Rule Number Five (While in Asia): Don’t bare your sole in Nepal!
I found this little tidbit out on my previous trip to Nepal in January. While in the United States, it is considered disrespectful to point your finger at someone, in Nepal, it is considered impolite to point the soles of your feet at another person, as they are an unclean part of your body. I am constantly catching myself doing this though, so I am doing my best to keep both feet firmly planted on the ground!
I have begun to teach the girls here at the safe house English. The office worker here, who is just one year older than me and speaks a fair amount of English, has become a quick friend, and she is helping me translate my lessons. In college, I taught English to refugees, but I am still finding myself somewhat unprepared for this undertaking here in Nepal. Nepali writing uses the Devanagari script rather than the Roman alphabet, so I began yesterday by simply teaching the girls the ABC’s and how to spell their names in English.
It’s amazing what you can do in foreign countries without a degree; it’s making me rethink all of my college tuition bills! Not only am I now an English teacher, I am also the resident counselor for the safe house, a position I am particularly enjoying! Using curriculum created specifically for women and youth seeking healing from abuse and sexual trauma, I led my first counseling session with the girls today!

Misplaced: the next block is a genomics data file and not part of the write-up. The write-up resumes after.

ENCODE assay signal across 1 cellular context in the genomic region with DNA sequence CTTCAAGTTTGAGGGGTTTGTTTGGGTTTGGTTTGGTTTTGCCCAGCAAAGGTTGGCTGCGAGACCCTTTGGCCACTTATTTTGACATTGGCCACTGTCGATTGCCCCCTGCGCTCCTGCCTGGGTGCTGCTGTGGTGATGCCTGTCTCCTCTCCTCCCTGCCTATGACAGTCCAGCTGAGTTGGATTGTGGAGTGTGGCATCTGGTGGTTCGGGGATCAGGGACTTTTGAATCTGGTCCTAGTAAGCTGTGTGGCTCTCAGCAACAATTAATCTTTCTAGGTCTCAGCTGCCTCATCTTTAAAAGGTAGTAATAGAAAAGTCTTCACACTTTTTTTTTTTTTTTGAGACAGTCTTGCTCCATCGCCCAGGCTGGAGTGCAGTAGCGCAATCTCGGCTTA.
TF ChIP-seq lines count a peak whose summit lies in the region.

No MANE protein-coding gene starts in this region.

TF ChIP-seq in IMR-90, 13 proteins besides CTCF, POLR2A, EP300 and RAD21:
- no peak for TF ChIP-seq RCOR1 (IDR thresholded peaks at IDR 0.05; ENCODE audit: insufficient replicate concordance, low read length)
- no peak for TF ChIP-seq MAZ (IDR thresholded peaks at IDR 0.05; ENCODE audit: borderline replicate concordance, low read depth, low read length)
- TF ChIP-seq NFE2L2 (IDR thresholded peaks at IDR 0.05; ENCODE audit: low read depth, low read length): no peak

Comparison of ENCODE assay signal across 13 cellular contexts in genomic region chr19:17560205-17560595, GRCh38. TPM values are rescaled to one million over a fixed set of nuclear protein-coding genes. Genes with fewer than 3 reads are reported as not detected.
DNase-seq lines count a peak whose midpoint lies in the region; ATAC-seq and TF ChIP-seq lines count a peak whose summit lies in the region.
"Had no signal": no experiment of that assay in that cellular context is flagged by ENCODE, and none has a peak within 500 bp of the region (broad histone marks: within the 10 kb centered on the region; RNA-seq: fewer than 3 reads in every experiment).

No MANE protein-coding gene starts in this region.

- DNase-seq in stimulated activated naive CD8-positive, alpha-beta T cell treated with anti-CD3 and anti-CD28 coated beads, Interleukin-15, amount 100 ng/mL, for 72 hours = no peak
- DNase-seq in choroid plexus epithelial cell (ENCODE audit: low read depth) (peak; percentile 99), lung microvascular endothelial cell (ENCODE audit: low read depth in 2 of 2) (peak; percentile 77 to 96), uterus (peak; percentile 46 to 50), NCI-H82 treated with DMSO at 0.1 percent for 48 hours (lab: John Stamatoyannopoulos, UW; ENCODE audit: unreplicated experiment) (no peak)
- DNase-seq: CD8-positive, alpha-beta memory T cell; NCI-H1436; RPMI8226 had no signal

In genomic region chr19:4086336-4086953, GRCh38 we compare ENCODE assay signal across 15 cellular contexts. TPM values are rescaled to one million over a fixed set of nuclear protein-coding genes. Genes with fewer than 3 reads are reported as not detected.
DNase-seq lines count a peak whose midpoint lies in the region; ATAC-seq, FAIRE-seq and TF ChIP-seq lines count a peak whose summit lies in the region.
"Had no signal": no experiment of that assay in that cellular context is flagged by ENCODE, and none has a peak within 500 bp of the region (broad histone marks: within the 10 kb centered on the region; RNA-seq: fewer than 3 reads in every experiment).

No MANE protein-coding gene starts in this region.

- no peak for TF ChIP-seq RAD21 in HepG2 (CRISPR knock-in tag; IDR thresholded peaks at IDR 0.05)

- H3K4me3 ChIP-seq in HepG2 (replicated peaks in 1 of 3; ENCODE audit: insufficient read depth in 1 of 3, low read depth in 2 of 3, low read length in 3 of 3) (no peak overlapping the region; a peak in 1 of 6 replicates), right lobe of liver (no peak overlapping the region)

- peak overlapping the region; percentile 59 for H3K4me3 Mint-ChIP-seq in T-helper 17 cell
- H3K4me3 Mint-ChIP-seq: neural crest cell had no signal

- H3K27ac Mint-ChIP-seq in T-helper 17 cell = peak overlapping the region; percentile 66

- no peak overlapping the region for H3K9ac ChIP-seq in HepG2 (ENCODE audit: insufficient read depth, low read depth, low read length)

We each drew a picture of our family members and shared about them. The girls put a lot of effort into their pictures and each got up in front of the group to share her picture and what she had written about her family. Most of them began by telling what each family member did (i.e. “my father is a farmer, my mother is a housewife and my younger brother is in Class One in school”). Most would then end by saying how loving their family was. There was one girl who told us that her father and brother were both working in India, which made me wonder if this is how she ended up in a situation of trafficking. From what the girls shared, it does not appear that many, if any, of them came from abusive families, and, while not knowing their individual stories, I would guess that most of them were influenced toward going to India by the promise of a job, as having a job to support one’s family or living as a housewife is very important in this culture.
Counseling is not a common practice in Nepal, and since being here, I’ve recognized that the girls are very shy about sharing anything personal within the group setting. So today, after each girl shared about her family, I told them about mine as well and a little bit more about myself, in hopes that they might feel more comfortable talking about their stories in the future.